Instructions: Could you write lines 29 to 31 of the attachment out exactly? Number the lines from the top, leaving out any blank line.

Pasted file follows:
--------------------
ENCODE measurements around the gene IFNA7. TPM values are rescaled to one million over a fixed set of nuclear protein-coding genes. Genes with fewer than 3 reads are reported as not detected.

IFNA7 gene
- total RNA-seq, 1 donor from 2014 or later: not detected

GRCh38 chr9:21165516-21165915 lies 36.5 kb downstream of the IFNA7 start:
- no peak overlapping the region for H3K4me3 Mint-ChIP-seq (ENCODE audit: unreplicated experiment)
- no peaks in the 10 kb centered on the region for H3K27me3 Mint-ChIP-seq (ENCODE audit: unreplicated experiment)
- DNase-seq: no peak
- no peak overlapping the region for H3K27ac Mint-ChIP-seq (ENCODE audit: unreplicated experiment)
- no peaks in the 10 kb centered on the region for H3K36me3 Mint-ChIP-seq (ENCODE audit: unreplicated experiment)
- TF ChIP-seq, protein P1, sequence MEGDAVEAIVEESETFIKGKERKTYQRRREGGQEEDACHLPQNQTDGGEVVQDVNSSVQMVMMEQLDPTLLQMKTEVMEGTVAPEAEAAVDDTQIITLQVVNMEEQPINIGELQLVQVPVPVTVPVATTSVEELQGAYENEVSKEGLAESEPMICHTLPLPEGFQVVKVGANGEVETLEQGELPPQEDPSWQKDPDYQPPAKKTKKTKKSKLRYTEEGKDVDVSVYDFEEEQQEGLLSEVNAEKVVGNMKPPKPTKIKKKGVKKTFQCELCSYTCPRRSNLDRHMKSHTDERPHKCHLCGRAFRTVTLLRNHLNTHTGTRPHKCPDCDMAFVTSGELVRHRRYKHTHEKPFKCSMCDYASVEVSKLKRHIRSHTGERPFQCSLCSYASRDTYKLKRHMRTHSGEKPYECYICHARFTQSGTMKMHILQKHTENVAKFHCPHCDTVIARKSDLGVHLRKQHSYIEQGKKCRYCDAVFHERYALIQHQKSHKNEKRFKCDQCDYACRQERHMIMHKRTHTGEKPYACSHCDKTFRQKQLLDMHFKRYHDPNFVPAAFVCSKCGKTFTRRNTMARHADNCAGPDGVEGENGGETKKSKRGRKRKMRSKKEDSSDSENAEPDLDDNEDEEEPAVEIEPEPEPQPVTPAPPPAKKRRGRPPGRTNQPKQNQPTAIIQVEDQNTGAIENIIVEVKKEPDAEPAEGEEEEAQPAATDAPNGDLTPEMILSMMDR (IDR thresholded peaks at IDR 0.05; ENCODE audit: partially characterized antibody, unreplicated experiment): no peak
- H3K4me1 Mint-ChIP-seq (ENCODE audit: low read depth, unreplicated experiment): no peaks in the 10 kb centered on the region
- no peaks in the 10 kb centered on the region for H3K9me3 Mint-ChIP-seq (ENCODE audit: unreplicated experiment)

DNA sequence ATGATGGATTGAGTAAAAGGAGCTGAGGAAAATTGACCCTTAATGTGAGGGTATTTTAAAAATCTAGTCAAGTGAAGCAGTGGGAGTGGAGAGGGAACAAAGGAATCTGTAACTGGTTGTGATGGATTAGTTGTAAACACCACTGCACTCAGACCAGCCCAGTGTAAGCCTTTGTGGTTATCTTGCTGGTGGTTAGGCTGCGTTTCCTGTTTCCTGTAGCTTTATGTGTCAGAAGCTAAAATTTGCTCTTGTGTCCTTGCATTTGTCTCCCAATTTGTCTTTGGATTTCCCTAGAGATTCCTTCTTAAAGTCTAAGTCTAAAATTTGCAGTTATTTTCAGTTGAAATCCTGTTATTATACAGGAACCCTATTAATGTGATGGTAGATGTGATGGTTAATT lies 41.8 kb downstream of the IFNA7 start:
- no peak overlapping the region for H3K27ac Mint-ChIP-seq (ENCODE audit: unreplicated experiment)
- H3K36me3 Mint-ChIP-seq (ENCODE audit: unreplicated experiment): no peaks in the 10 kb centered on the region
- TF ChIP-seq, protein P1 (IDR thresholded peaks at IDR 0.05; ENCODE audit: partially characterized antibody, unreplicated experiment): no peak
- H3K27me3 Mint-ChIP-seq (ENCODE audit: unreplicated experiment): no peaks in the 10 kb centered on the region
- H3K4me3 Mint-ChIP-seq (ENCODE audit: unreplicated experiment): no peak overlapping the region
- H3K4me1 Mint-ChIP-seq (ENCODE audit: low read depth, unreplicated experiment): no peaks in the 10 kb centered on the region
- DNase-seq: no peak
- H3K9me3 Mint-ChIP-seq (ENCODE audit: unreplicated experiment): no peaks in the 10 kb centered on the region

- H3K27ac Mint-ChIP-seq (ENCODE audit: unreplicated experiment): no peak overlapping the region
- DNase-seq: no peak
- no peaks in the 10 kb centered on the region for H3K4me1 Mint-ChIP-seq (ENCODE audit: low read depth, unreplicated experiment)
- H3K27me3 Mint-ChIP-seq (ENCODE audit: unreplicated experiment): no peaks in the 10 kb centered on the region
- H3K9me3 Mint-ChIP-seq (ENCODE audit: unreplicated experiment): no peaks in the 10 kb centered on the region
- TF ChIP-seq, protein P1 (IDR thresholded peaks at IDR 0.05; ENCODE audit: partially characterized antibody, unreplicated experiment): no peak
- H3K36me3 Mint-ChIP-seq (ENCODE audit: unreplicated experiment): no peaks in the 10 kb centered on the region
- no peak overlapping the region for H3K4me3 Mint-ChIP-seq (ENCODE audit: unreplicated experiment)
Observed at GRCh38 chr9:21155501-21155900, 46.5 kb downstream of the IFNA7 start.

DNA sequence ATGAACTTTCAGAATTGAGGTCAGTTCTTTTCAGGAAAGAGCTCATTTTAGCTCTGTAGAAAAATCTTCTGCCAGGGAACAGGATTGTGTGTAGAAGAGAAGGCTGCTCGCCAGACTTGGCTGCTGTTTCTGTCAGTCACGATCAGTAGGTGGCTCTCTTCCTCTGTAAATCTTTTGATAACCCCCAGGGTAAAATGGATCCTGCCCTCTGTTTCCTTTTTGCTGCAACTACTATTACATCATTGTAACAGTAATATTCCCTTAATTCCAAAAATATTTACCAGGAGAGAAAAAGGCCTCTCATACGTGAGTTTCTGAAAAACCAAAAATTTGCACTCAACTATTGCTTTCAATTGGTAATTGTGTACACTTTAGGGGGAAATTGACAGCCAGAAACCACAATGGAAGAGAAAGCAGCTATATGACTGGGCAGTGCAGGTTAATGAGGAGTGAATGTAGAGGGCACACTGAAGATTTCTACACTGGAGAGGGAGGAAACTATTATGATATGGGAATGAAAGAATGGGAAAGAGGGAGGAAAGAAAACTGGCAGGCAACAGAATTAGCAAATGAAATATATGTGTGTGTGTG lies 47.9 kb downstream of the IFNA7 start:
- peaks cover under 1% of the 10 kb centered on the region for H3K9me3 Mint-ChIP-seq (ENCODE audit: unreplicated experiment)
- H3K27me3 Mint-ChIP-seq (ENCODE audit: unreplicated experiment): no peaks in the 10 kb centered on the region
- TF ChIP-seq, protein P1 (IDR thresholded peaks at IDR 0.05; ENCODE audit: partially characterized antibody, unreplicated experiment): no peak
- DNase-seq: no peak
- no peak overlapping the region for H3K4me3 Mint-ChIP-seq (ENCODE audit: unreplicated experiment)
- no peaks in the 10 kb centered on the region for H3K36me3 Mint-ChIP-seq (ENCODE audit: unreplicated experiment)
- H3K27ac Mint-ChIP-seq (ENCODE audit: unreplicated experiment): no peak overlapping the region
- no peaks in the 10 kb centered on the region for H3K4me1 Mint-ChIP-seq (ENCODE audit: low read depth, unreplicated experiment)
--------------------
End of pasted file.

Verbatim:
- no peak overlapping the region for H3K4me3 Mint-ChIP-seq (ENCODE audit: unreplicated experiment)
Observed at GRCh38 chr9:21155501-21155900, 46.5 kb downstream of the IFNA7 start.

DNA sequence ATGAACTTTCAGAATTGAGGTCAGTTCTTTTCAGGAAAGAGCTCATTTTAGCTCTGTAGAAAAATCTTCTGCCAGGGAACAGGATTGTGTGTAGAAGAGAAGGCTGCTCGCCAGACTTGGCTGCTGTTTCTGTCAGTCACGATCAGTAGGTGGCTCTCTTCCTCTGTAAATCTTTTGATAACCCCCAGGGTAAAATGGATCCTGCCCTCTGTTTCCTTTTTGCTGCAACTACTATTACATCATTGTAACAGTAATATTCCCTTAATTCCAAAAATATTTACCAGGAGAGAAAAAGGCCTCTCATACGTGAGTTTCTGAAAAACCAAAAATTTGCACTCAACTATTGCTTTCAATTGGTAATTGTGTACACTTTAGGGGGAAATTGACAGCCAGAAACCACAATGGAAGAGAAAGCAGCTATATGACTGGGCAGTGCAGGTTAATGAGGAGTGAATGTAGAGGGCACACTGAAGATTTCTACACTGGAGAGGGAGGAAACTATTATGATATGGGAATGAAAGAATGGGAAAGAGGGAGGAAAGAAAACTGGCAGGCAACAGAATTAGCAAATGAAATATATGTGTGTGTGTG lies 47.9 kb downstream of the IFNA7 start: